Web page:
We will all miss Jane. I know that she will continue to ride with all the thousands of people who followed her, as I know she rides with me nearly every day.
Love you Jane. Thanks for all you have done for people and horses!
In her new book, HOW TWO MINDS MEET: THE MENTAL DYNAMICS OF DRESSAGE, Beth Baumert explains how to optimize the use of your “thinking mind” in order to become a better learner in the saddle and provides techniques for maximizing mental and emotional harmony with your horse. Here she tells us why we need to have “the will” to achieve every task, every movement:
Horses don’t understand negatives. They do not understand I hope she doesn’t…, I wish she wouldn’t…, Don’t do this…, I’m afraid that…. They don’t understand mental or emotional garbage—for example, I hope he doesn’t refuse the fence, because I want to get out of this alive and I’m afraid I’ll fall off like I did last week. This is a message that is negative, emotional, and convoluted. It’s usually accompanied by a dreadful mental image that the horse has no trouble reading, and we all know how that story ends.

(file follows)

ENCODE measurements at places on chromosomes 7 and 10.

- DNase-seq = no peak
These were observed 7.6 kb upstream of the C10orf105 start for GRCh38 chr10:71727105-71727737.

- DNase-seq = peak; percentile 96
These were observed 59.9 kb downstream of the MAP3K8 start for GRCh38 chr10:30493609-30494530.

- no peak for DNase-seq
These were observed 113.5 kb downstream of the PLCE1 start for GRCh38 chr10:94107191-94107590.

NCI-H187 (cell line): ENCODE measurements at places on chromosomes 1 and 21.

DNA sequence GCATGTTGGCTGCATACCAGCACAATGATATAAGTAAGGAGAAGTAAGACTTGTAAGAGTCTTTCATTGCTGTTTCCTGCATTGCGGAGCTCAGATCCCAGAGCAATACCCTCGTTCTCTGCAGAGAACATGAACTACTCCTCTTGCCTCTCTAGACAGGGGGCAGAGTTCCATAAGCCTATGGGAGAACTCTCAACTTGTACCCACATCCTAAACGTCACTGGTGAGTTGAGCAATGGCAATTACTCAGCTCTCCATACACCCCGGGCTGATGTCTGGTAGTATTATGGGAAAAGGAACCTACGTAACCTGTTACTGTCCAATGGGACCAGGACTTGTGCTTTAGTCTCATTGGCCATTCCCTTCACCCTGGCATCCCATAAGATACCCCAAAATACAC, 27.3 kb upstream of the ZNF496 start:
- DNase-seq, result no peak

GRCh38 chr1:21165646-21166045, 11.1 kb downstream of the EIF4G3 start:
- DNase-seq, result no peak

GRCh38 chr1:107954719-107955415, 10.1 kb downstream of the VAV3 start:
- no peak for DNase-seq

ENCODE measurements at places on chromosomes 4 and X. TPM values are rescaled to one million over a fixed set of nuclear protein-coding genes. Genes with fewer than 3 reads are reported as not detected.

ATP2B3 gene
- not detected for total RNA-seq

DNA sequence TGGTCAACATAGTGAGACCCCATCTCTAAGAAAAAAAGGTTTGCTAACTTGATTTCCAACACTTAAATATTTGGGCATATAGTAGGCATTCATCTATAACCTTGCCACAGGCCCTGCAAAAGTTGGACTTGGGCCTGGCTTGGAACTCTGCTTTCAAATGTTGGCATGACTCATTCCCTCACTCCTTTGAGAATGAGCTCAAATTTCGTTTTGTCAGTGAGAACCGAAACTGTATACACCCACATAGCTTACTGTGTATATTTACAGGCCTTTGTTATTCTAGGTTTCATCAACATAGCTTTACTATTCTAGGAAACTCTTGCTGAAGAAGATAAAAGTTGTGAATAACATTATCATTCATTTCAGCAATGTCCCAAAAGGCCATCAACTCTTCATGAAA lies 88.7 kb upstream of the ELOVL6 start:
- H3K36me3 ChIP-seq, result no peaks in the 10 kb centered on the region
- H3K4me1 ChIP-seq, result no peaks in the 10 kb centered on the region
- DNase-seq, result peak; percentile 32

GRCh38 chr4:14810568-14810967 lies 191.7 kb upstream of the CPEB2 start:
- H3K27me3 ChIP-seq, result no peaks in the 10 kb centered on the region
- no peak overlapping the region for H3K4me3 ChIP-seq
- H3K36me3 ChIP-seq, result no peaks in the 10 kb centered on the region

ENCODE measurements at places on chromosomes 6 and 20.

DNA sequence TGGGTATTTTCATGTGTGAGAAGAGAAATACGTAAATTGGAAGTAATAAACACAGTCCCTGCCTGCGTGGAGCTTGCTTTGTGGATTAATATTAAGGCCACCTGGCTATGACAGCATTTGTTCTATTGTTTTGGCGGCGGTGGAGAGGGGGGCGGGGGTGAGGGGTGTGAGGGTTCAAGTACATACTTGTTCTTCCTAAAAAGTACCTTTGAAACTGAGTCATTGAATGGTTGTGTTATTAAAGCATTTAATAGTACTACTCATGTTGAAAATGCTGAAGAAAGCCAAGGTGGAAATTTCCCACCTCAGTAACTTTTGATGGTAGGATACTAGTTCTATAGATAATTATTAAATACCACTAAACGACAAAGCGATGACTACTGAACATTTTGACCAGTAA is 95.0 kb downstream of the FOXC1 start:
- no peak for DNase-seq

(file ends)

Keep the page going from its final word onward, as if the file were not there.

Since the horse doesn’t understand the negative aspect of the message, he gets a message that goes like this: Refuse the fence as I have in the past. Do it eagerly. My rider may end up on the ground. Even the boldest, most willing jumper would, at least, become distracted or confused by his rider’s message.
The rider must think positively.
German trainer Conrad Schumacher often told his dressage students, “You must have the WILL.” He was usually referring to a line of tempi changes, and he often asked his rider to verbally call out “I WILL” when riding each change. The rider must know what she wants and have a very clear plan for achieving it. Horses train people to think clearly and positively.
For example, to jump a vertical fence or to ride a lengthened stride on the diagonal, the rider might go through these steps:
• Half-halt before the turn and balance through it.
• Half-halt again after the turn to straighten.